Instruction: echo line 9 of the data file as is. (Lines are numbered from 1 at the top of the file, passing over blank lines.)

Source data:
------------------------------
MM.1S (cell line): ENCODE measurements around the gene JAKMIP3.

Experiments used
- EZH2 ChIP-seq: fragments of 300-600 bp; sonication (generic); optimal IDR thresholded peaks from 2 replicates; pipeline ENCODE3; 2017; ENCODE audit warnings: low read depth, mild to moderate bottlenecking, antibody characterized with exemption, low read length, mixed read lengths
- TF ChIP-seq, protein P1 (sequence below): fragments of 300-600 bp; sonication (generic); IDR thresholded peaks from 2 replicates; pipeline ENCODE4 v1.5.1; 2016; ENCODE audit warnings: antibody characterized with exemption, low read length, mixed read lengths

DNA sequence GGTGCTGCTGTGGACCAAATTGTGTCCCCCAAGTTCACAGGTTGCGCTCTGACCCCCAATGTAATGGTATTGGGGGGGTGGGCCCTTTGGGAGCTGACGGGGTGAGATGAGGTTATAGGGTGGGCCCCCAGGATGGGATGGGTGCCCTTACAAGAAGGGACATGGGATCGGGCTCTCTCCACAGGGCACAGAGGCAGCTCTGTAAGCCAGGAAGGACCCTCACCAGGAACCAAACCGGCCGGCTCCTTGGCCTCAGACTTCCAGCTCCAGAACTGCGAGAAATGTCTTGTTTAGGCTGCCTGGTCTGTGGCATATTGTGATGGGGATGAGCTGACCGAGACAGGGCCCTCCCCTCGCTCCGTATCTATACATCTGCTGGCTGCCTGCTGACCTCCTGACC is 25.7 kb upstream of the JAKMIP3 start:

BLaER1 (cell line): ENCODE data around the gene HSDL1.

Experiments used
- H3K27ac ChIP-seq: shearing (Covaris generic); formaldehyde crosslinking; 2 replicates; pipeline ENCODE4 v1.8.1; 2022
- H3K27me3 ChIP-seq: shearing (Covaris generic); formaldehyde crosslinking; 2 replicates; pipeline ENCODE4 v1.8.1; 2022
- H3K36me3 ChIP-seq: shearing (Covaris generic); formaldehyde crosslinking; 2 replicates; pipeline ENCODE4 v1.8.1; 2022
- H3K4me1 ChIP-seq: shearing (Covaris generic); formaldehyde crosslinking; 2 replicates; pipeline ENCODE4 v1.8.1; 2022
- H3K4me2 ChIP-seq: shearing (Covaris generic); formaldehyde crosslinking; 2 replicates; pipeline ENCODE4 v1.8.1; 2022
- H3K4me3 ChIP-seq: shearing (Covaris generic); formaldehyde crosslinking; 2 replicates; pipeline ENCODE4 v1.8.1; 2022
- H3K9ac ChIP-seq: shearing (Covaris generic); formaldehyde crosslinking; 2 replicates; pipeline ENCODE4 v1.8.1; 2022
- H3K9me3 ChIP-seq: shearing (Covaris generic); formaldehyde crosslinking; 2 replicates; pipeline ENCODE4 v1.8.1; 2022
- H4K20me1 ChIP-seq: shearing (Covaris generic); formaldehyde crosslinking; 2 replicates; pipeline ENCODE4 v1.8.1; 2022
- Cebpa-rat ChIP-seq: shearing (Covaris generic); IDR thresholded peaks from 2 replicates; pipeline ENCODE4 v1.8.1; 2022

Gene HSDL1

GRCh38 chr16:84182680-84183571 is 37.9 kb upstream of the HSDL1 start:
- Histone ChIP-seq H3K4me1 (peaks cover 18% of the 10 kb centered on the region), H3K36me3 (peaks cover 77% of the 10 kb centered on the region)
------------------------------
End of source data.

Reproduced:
- H3K27me3 ChIP-seq: shearing (Covaris generic); formaldehyde crosslinking; 2 replicates; pipeline ENCODE4 v1.8.1; 2022